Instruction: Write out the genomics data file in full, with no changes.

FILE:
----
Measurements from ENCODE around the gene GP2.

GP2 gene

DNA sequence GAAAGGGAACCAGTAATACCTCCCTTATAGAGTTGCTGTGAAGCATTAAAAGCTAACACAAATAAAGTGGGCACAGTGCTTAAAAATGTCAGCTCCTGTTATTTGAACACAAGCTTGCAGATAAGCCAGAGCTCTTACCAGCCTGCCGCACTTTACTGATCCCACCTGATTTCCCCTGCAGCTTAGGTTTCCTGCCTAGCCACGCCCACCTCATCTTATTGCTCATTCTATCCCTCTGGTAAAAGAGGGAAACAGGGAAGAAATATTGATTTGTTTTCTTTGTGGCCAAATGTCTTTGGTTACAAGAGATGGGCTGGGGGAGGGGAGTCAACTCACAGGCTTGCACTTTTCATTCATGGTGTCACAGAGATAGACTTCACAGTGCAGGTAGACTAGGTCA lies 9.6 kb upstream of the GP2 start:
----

Measurements from ENCODE around the gene GP2.

GP2 gene

DNA sequence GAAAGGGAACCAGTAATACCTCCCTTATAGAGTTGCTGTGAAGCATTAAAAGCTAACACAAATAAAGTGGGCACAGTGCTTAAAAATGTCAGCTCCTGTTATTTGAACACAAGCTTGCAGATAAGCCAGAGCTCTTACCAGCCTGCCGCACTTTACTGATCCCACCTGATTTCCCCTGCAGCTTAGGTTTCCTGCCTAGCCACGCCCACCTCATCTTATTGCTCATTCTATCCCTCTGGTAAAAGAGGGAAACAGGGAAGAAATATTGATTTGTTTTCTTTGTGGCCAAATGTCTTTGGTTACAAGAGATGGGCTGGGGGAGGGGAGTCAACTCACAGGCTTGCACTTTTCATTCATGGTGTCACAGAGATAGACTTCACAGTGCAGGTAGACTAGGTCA lies 9.6 kb upstream of the GP2 start: